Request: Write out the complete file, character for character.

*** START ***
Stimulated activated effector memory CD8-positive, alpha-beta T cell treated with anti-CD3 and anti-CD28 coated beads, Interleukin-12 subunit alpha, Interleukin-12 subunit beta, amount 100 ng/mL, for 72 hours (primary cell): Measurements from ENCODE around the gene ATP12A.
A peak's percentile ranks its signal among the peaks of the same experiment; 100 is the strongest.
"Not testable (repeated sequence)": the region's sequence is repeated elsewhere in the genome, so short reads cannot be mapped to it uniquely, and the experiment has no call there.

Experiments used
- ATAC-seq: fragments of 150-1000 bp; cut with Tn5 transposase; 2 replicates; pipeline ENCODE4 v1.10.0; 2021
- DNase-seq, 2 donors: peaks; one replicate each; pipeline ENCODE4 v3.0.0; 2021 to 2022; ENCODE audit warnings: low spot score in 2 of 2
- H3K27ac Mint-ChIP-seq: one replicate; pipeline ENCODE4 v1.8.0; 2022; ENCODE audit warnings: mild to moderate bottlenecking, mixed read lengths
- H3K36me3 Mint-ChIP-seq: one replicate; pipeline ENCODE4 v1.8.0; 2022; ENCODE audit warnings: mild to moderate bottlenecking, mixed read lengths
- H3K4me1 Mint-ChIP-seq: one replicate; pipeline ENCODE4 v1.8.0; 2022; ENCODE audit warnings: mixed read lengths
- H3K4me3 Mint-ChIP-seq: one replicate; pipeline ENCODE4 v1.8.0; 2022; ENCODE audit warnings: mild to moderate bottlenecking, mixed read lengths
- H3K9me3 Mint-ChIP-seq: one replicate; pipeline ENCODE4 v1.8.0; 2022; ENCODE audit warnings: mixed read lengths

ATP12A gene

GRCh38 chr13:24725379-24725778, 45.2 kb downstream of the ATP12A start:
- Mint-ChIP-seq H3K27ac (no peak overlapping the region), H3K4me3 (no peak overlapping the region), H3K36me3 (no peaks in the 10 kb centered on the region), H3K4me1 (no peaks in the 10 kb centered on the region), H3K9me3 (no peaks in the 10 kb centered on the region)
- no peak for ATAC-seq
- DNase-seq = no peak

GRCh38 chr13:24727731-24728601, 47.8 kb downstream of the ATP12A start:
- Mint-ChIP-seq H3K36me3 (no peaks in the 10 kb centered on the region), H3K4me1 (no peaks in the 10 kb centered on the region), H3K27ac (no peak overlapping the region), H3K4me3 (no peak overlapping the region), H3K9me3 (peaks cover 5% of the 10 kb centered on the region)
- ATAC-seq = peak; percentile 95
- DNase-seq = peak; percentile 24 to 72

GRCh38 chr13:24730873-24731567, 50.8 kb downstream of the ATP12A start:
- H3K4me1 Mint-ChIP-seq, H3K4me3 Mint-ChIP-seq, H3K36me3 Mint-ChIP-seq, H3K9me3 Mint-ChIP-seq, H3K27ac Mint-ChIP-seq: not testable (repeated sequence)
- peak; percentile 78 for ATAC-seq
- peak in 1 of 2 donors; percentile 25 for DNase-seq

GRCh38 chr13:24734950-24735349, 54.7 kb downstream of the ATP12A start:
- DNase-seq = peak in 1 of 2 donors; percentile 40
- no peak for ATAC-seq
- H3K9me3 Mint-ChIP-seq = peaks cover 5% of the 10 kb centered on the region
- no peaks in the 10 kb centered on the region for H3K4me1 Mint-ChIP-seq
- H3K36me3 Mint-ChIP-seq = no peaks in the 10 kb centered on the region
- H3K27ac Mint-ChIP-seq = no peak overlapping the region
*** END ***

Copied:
Stimulated activated effector memory CD8-positive, alpha-beta T cell treated with anti-CD3 and anti-CD28 coated beads, Interleukin-12 subunit alpha, Interleukin-12 subunit beta, amount 100 ng/mL, for 72 hours (primary cell): Measurements from ENCODE around the gene ATP12A.
A peak's percentile ranks its signal among the peaks of the same experiment; 100 is the strongest.
"Not testable (repeated sequence)": the region's sequence is repeated elsewhere in the genome, so short reads cannot be mapped to it uniquely, and the experiment has no call there.

Experiments used
- ATAC-seq: fragments of 150-1000 bp; cut with Tn5 transposase; 2 replicates; pipeline ENCODE4 v1.10.0; 2021
- DNase-seq, 2 donors: peaks; one replicate each; pipeline ENCODE4 v3.0.0; 2021 to 2022; ENCODE audit warnings: low spot score in 2 of 2
- H3K27ac Mint-ChIP-seq: one replicate; pipeline ENCODE4 v1.8.0; 2022; ENCODE audit warnings: mild to moderate bottlenecking, mixed read lengths
- H3K36me3 Mint-ChIP-seq: one replicate; pipeline ENCODE4 v1.8.0; 2022; ENCODE audit warnings: mild to moderate bottlenecking, mixed read lengths
- H3K4me1 Mint-ChIP-seq: one replicate; pipeline ENCODE4 v1.8.0; 2022; ENCODE audit warnings: mixed read lengths
- H3K4me3 Mint-ChIP-seq: one replicate; pipeline ENCODE4 v1.8.0; 2022; ENCODE audit warnings: mild to moderate bottlenecking, mixed read lengths
- H3K9me3 Mint-ChIP-seq: one replicate; pipeline ENCODE4 v1.8.0; 2022; ENCODE audit warnings: mixed read lengths

ATP12A gene

GRCh38 chr13:24725379-24725778, 45.2 kb downstream of the ATP12A start:
- Mint-ChIP-seq H3K27ac (no peak overlapping the region), H3K4me3 (no peak overlapping the region), H3K36me3 (no peaks in the 10 kb centered on the region), H3K4me1 (no peaks in the 10 kb centered on the region), H3K9me3 (no peaks in the 10 kb centered on the region)
- no peak for ATAC-seq
- DNase-seq = no peak

GRCh38 chr13:24727731-24728601, 47.8 kb downstream of the ATP12A start:
- Mint-ChIP-seq H3K36me3 (no peaks in the 10 kb centered on the region), H3K4me1 (no peaks in the 10 kb centered on the region), H3K27ac (no peak overlapping the region), H3K4me3 (no peak overlapping the region), H3K9me3 (peaks cover 5% of the 10 kb centered on the region)
- ATAC-seq = peak; percentile 95
- DNase-seq = peak; percentile 24 to 72

GRCh38 chr13:24730873-24731567, 50.8 kb downstream of the ATP12A start:
- H3K4me1 Mint-ChIP-seq, H3K4me3 Mint-ChIP-seq, H3K36me3 Mint-ChIP-seq, H3K9me3 Mint-ChIP-seq, H3K27ac Mint-ChIP-seq: not testable (repeated sequence)
- peak; percentile 78 for ATAC-seq
- peak in 1 of 2 donors; percentile 25 for DNase-seq

GRCh38 chr13:24734950-24735349, 54.7 kb downstream of the ATP12A start:
- DNase-seq = peak in 1 of 2 donors; percentile 40
- no peak for ATAC-seq
- H3K9me3 Mint-ChIP-seq = peaks cover 5% of the 10 kb centered on the region
- no peaks in the 10 kb centered on the region for H3K4me1 Mint-ChIP-seq
- H3K36me3 Mint-ChIP-seq = no peaks in the 10 kb centered on the region
- H3K27ac Mint-ChIP-seq = no peak overlapping the region